Everyone copes with a lung cancer diagnosis in their own way. When Frank Sierawski’s doctor told him he had stage 4 non-small cell lung cancer in 2014, his first thought was, “Let’s go. What are the next steps?”
His wife, Katijo, had a much different reaction. “I was like, ‘Oh my gosh, I’m going to lose my husband,” she says.
The diagnosis came out of left field for the Omaha, Nebraska-based father of three young boys. Most people who are diagnosed with lung cancer are age
Finding a sense of community at the LUNGevity Foundation’s HOPE Summit helped the couple regain their equilibrium. This annual survivorship conference brings together survivors and people with lung cancer to share information, resources, and advice to help them live longer and better.
The Sierawskis attended their first HOPE Summit in 2015, and they’ve been coming back every year since.
“Our first conference had 11 people in it. Then it was 25. And then it was 50,” Sierawski says. “Then it was 500 the last year.”
Even as the group grew, it remained close-knit. “We have met so many fantastic people through LUNGevity,” adds Katijo. “Now we have a whole community and family.”
As the country’s leading lung cancer organization, LUNGevity offers research, education, and support, all of which are critical for people with a disease that claims more than
Janet Wohlmacher learned about LUNGevity after her diagnosis in early 2020. A groin injury that happened when she tripped while walking around her Hillsborough, New Jersey, farm led to the discovery of a 6-centimeter cancerous lesion in her leg. Doctors traced the original tumor to her lung.
“My husband was asking the doctor a million questions, and the doctor asked, ‘Where are you getting your information from?’” Wohlmacher recalls.
When her husband replied, “LUNGevity,” the doctor said, “That’s a good one.”
“It helps to read about what other people are going through. Sometimes you find out about stuff you hadn’t heard before, like a new drug or drug combination,” she says.
If Wohlmacher ever needed good advice, it was then. Not only was she dealing with cancer that had spread to her leg and brain, but she had to undergo surgery and other treatments right in the middle of the COVID-19 pandemic.
It was a traumatic time. She had to leave the hospital the day after her brain surgery because the ICU was so overfilled with COVID-19 patients. Her doctors put her on a steroid drug, which caused a reaction so severe that large chunks of her skin peeled off her body. When her doctors pulled her off the steroid, her tumors started to grow again.
After getting chemotherapy and a few different drugs targeting her cancer’s EGFR mutation, her cancer seems to have stopped. The last two scans showed no evidence of growth.
From her doctors’ perspective, no change is a good thing — a “home run.”
Wohlmacher isn’t quite as satisfied with her progress. “I want it to shrink,” she says.
For the estimated 2.8 million Americans who care for someone with cancer, like Katijo Sierawski, LUNGevity offers another summit. Called COPE, it provides the tools caregivers need to better manage their loved one’s care.
“I always feel like the caregivers are in such a helpless position because they’ve just got to sit and watch,” Sierawski says. “Caregivers certainly carry the burden. And once the cancer is over, the caregiver still has to carry that burden.”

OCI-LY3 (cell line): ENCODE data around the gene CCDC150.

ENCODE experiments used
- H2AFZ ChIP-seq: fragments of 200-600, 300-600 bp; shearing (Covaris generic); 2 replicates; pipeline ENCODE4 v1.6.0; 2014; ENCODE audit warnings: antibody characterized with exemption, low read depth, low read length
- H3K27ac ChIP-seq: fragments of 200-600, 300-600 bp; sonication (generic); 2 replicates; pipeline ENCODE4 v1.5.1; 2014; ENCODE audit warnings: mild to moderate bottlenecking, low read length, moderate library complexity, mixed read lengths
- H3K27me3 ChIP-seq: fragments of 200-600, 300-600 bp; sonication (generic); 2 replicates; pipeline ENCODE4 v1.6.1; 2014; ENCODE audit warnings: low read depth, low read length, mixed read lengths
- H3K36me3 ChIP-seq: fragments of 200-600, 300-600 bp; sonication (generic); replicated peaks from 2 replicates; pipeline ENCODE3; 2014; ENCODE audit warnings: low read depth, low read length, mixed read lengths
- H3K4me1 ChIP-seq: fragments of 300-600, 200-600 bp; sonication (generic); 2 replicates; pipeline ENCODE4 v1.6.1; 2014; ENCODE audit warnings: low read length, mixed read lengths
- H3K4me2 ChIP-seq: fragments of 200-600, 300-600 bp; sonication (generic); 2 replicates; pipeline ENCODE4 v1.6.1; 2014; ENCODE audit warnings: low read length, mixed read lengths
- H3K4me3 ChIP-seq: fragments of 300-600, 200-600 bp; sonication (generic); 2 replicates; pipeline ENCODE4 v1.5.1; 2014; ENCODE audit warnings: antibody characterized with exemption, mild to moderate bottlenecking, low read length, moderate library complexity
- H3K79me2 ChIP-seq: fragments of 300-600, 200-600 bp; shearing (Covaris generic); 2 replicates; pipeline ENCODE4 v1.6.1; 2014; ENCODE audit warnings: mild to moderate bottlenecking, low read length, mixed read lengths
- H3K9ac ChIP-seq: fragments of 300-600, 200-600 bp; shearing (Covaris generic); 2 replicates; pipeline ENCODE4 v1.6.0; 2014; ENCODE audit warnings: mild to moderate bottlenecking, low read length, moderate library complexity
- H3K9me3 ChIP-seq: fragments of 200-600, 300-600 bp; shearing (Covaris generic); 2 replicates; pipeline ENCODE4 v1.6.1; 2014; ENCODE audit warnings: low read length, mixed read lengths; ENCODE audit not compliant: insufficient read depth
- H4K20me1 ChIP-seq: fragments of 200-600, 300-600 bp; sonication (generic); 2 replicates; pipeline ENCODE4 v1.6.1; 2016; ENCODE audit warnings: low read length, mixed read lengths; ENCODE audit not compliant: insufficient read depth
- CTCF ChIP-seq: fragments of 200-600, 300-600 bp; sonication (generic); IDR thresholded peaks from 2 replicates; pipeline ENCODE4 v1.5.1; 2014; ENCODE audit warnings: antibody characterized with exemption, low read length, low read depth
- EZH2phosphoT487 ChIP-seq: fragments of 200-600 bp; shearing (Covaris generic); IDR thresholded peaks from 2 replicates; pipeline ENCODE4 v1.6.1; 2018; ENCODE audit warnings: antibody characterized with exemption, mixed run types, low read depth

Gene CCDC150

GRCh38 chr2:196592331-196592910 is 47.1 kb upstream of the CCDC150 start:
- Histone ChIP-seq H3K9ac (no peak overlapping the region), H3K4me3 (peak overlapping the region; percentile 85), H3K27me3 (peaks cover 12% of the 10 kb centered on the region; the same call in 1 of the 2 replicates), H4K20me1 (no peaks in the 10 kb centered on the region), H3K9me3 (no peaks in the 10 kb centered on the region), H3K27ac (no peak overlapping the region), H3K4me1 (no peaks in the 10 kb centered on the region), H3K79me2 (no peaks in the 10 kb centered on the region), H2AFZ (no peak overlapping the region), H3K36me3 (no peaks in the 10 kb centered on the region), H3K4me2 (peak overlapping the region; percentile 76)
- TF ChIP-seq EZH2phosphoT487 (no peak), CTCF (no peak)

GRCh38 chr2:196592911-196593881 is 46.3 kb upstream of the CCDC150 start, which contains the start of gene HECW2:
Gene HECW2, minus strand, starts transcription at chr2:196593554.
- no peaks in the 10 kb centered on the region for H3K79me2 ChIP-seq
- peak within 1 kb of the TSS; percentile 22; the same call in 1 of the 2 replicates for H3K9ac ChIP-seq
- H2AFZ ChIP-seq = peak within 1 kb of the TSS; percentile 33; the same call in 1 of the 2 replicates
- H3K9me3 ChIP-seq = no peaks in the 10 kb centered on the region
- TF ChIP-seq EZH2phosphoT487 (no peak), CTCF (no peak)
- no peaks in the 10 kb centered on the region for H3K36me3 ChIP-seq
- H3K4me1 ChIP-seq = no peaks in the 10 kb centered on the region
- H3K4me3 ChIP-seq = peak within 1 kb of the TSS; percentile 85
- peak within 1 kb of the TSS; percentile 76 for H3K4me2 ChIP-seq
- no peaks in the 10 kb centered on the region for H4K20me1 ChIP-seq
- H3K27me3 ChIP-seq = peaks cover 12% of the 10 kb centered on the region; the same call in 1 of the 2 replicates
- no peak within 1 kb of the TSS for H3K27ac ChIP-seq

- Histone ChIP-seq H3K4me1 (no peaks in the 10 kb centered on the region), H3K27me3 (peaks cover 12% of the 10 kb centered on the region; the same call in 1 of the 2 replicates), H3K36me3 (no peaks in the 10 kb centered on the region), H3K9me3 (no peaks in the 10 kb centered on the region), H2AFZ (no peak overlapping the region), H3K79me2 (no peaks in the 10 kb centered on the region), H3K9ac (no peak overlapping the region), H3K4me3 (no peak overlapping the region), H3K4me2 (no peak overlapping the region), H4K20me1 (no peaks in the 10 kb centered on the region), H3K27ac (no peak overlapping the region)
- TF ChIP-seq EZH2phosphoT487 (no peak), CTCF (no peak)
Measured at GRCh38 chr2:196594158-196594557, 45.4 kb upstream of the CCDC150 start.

Katijo says it’s been helpful to meet other people who see cancer from a caregiver’s point of view, since they have different worries than people with cancer. “It is nice being connected with individuals who are more like you,” she says.
Sierawski was lucky, in a sense, because his cancer tested positive for the anaplastic lymphoma kinase (ALK) gene mutation. That meant his doctors could treat his cancer with a recently approved targeted drug, crizotinib (Xalkori). He started on the medication and had surgery to remove the main tumor, along with part of his lung.
A few months later, in early 2016, Sierawski learned that the cancer had spread to his brain. Treating it required another procedure, gamma knife radiosurgery. He eventually switched to the targeted drug alectinib (Alecensa), which cleared up the cancer in his brain. He still takes Alecensa daily.
Today there are no signs of his cancer. “They don’t want to call me cancer-free,” he says. “They want to call me ‘no evidence of disease.’ I don’t really care what they call me.”
Grateful that his cancer has retreated, Sierawski pays it forward by sharing what he’s learned during his journey. The HOPE Summit gives him and other lung cancer survivors, “a voice to tell our stories,” he says.
Katijo says their goal at these events is to “erase the stigma that goes along with lung cancer and be a support system for people who are recently diagnosed.”
Wohlmacher continues to investigate her options, trying new drugs and combinations of treatments in an attempt to reign in her cancer. Her diagnosis has reinforced in her the importance of persistence.
“I’ve always read stories of people saying you have to be your own advocate. Never has there been a truer statement than that,” she says.
Wohlmacher is realistic, but steadfast about her future. “This is the hand I’ve been dealt. I can sit back and let it take over, or I can figure out what I can do next. What choice do I have?”